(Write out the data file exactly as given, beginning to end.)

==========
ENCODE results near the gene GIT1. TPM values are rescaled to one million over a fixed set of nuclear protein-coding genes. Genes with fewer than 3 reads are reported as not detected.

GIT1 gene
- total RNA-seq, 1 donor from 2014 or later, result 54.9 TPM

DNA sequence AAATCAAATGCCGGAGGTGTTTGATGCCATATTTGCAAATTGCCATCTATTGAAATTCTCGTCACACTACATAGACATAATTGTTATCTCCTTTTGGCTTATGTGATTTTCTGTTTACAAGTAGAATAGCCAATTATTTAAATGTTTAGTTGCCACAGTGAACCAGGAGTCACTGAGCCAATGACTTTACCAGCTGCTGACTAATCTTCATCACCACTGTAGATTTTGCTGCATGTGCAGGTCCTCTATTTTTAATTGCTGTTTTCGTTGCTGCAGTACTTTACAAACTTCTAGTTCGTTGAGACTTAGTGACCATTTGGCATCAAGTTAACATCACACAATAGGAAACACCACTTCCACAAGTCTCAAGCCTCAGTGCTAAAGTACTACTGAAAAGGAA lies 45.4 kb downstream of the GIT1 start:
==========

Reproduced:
ENCODE results near the gene GIT1. TPM values are rescaled to one million over a fixed set of nuclear protein-coding genes. Genes with fewer than 3 reads are reported as not detected.

GIT1 gene
- total RNA-seq, 1 donor from 2014 or later, result 54.9 TPM

DNA sequence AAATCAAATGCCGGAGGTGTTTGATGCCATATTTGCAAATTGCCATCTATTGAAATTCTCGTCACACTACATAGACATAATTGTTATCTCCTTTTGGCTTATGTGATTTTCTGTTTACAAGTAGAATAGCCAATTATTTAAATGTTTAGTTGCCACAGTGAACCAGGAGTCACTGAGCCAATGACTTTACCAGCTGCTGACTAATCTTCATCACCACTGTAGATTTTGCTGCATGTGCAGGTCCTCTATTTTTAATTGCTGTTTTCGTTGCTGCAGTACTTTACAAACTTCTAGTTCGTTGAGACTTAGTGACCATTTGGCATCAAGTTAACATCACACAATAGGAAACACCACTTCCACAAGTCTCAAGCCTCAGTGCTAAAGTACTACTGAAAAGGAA lies 45.4 kb downstream of the GIT1 start: